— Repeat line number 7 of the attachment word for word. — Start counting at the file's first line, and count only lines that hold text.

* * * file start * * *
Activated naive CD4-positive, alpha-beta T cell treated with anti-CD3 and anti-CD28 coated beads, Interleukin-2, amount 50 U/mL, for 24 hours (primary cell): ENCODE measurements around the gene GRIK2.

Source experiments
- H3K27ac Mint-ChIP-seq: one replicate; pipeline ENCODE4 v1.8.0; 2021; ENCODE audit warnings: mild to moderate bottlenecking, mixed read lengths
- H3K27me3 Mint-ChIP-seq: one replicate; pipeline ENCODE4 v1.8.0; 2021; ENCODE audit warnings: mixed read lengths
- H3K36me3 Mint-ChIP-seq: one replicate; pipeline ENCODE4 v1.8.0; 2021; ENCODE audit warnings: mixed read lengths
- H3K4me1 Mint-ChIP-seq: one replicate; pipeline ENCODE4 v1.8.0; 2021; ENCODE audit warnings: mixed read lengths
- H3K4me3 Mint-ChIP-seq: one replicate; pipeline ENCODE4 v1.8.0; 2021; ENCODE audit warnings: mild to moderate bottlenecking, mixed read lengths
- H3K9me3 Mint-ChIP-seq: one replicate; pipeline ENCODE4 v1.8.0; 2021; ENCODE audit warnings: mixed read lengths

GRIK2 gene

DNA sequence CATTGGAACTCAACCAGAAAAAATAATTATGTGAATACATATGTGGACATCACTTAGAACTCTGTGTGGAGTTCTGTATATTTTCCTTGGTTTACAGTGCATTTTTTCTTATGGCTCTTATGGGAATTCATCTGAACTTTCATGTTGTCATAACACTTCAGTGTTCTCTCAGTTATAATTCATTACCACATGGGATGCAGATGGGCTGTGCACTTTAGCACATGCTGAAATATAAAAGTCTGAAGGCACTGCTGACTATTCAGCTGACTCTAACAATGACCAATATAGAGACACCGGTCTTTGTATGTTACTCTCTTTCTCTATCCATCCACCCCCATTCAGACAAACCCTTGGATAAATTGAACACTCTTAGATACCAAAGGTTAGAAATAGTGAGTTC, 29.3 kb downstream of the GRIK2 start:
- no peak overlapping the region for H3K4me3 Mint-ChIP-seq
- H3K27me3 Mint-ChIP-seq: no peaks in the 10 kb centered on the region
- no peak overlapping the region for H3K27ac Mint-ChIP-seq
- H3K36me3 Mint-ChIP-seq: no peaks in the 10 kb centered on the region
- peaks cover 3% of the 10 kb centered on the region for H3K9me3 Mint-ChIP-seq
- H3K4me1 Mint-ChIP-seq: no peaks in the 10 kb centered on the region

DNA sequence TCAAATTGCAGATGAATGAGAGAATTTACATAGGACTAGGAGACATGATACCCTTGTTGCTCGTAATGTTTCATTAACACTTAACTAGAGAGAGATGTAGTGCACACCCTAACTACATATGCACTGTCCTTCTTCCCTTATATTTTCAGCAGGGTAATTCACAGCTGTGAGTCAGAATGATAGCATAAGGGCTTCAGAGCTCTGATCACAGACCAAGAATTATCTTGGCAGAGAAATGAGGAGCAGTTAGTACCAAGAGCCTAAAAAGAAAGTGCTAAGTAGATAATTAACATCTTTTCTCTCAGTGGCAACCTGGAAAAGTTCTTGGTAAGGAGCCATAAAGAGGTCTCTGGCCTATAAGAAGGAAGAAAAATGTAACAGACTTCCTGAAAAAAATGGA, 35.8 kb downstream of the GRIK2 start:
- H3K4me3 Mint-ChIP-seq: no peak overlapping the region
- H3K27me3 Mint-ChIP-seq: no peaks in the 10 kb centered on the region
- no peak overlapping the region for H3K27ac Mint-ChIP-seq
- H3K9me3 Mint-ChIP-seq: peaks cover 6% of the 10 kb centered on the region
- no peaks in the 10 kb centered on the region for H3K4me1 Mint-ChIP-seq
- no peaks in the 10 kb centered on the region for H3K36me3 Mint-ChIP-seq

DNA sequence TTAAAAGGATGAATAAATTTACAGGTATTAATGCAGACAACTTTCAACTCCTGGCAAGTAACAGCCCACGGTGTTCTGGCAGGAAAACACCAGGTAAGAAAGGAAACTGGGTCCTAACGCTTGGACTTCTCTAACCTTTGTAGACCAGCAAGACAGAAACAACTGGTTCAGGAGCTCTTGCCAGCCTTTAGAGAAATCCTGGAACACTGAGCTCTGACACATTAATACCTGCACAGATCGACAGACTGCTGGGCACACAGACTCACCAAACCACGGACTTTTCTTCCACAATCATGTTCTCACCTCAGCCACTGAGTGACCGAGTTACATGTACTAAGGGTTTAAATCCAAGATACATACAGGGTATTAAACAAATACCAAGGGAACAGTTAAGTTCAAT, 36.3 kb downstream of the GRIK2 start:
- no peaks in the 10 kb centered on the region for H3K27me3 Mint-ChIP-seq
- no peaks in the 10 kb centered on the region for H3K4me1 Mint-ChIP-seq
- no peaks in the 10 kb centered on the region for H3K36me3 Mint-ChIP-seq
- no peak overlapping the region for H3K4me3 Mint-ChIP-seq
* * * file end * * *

- H3K4me3 Mint-ChIP-seq: one replicate; pipeline ENCODE4 v1.8.0; 2021; ENCODE audit warnings: mild to moderate bottlenecking, mixed read lengths